Thwarted in its attempt to acquire the generic and specialty pharmaceuticals company Mylan, the Israeli–based Teva will purchase Ireland-based Allergan Generics for $40.5 billion in an acquisition that executive and investors at both companies — if not consumers — are applauding.
“Teva’s deal with Allergan will create a market behemoth with considerable power. The combined business will command more than 20% of the global generics market, according to market intelligence firm Evaluate Ltd., cited by Reuters," writes S. Kumar for Fortune. “Even with an estimated $500 million in forced divestitures, according to Evercore ISI analyst Umer Raffat, Teva would still control one-fifth of generic drug volume, giving it greater clout in negotiating with governments and health insurers.”
Which means that the deal for Allergan, whose best-known product is Botox, is not good news for consumers, according to Robert Weissman, president of Public Citizen, USA Today’s Roger Wu reports.
“A working generic drug market requires robust competition,” Weissman said in a statement. “Teva’s acquisition of Allergan Generics will continue the trend of consolidation in the generics market — a trend that has led to skyrocketing prices for numerous generic products.”
And analysts feel that trend will continue, according to the Associated Press. Meanwhile, this deal “will further solidify Teva’s position at the top of the generic drug market, as Allergan was its second-largest rival after Novartis,” writesBarrons’ Teresa Rivas. “This will also help Teva cut costs.”
It also instantly cures the massive headache brought on by its attempt to acquire Mylan “whose management has been fighting Teva’s advances in an unusually acrimonious manner,” as Patricia Sabatini writes in the Pittsburgh Post-Gazette. Mylan’s management “issued a statement congratulating its former suitor on the Allergan deal” and “said it would continue pressing ahead with its own unsolicited effort to buy over-the-counter drug specialist Perrigo.”
In a story that includes an anecdote about an expletive–laced meeting between Mylan and Teva executives in a Manhattan conference room in May, the Wall Street Journal’s Shayndi Raice and Liz Hoffman point out that “Mylan’s resistance to Teva’s proposal was aided by an acquisition that moved the company’s legal home in February from Pennsylvania to the Netherlands — part of the wave of tax-trimming ‘inversion’ transactions that swept American business last year. Mylan, whose senior management remain based in Pennsylvania, gained not just tax savings, but a Dutch corporate rule book that gives companies more levers to resist takeovers.”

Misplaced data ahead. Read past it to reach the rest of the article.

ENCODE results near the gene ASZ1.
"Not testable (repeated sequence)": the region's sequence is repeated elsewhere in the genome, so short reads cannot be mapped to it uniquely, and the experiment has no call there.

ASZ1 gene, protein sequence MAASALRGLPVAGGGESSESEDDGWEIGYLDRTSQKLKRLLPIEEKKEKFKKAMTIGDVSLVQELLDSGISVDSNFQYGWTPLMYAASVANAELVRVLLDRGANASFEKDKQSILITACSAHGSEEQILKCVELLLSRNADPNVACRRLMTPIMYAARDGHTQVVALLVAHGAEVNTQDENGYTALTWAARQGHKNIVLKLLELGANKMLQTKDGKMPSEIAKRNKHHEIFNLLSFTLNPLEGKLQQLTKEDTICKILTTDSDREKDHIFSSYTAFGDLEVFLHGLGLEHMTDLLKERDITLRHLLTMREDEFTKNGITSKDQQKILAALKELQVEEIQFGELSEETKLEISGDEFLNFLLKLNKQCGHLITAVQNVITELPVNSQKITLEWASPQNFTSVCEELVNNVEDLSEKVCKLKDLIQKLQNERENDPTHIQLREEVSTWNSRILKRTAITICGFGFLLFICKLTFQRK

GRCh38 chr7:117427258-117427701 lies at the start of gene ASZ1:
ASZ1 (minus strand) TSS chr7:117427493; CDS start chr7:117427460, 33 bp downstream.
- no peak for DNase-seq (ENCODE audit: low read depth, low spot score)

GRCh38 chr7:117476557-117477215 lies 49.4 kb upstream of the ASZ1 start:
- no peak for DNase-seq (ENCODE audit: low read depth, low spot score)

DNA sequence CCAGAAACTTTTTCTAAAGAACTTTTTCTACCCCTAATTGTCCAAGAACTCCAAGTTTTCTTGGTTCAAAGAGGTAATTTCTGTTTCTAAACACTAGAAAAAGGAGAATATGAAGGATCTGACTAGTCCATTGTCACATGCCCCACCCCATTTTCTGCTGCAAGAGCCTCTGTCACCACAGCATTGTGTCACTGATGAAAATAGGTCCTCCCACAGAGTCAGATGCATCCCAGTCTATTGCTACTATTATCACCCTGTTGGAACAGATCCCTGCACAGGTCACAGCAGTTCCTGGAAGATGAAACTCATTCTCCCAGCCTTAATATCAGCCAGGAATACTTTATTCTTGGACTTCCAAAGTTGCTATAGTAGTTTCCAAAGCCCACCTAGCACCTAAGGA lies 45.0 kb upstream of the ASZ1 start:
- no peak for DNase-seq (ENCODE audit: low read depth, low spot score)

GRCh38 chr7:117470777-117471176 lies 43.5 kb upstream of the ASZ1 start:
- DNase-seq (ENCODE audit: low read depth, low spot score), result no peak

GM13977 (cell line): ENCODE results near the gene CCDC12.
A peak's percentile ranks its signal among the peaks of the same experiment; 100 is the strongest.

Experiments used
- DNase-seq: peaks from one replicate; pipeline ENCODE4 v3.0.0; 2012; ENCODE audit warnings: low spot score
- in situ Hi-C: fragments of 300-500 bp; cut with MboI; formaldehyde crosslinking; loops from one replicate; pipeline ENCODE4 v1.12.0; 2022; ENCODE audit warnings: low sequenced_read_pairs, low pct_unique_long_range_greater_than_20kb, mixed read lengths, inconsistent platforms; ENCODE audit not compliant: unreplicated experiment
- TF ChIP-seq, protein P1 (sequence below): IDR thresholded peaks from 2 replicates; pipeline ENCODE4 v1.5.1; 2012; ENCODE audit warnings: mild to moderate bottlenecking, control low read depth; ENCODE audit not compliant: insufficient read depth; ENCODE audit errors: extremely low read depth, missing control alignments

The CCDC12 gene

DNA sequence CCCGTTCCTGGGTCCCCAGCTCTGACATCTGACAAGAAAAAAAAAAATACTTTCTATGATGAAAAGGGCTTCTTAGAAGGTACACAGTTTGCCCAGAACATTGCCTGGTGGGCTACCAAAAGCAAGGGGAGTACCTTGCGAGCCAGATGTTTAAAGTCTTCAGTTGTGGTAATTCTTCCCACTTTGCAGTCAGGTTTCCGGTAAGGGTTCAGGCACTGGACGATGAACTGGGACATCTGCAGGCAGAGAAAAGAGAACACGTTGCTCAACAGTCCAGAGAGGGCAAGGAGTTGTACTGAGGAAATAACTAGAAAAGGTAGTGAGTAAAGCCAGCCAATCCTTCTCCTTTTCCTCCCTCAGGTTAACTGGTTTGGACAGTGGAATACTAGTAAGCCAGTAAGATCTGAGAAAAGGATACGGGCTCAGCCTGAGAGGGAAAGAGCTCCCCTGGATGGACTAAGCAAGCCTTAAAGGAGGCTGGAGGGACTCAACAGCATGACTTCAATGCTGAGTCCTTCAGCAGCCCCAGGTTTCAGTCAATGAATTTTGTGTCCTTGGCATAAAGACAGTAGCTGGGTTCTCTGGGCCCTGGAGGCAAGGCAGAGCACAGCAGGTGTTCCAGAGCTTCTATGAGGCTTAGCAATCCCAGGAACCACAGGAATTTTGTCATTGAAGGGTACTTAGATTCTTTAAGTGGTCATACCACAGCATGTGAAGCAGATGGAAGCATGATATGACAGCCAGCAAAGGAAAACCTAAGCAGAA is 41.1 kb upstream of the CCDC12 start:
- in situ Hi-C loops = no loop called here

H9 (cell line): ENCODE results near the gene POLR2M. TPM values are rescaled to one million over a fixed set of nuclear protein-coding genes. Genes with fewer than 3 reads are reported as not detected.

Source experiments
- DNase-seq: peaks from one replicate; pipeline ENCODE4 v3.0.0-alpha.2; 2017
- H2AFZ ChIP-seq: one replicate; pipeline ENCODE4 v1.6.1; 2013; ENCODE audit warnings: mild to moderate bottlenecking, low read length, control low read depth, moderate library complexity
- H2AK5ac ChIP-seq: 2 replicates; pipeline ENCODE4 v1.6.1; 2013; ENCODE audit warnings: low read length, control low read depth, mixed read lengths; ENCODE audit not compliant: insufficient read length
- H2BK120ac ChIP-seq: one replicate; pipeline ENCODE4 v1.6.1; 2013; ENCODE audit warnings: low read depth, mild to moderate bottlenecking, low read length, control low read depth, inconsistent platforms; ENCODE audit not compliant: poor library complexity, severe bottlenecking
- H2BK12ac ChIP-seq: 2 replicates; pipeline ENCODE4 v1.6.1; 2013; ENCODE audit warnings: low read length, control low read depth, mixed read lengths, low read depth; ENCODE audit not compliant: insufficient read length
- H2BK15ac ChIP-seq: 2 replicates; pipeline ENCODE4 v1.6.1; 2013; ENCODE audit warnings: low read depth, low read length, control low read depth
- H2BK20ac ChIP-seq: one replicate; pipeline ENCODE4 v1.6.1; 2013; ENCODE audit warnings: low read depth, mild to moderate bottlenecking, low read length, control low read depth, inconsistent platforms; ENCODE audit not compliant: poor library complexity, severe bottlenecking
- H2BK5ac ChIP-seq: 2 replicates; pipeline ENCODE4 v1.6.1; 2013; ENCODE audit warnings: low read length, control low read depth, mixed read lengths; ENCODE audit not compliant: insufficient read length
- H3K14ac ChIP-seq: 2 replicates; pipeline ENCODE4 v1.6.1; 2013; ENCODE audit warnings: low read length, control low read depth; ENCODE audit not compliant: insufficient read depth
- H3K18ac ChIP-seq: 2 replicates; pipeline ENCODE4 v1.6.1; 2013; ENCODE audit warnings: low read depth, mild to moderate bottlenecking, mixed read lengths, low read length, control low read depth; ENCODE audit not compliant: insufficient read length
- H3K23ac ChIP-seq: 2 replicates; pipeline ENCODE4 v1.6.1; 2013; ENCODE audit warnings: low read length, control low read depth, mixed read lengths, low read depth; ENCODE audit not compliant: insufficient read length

Mylan’s stock dropped more than 14% yesterday after the deal was announced yesterday.
“Not engaging with Teva — for what appears very little reason other than management overreach — is disappointing to us,” Cowen and Co. analyst Ken Cacciatore wrote in a note, the Post-Gazette’s Sabatini reports.
Meanwhile, back at the deal that actually happened, executives were patting themselves on the back.
“Teva, already the world’s largest generics manufacturer, estimates that the deal will put it in the top 10 of global pharmaceutical companies and wring out $1.4 billion in tax and cost savings in the second and third year after the deal closes,” reports Reuters’ Niv Elis in the Jerusalem Post. “For its part, Allergan termed the deal ‘financially compelling’ and said it plans to use the cash, in part, to pay down debt.”
“This acquisition will put Teva far in the lead in the slow-growth global copycat drug business. It will not address its problems in the branded drugs business, a lack of scale and the expiration of patents for its biggest drug, multiple sclerosis treatment Copaxone,” writes Reuters “Breaking Views” columnist Neil Unmack. “Acquisitions are the best way forward. A faster, cleaner deal with Allergan should let Teva deleverage more quickly, paving the way for more M&A.”
In an interview with Forbes’ Matthew Herper, Allergan CEO Brent Saunders says that besides trimming debt he’s ready to do a little M&A himself in the more lucrative, branded pharmaceuticals arena.
“Saunders wants to do what he says Allergan has been doing with all its big deals: ‘move up the innovation chain.’ In other words, don’t sell generics, which are commodities. Sell expensive branded drugs, like Allergan’s Botox or the antibiotics and antidepressants the company is now looking to develop,’ Herper writes. And the deal provides him the ability “to ante up again.”
“[W]hat this does do is it accelerates our ability to think about the transformational deal,” Saunders tells Herper. We'll be there when it happens.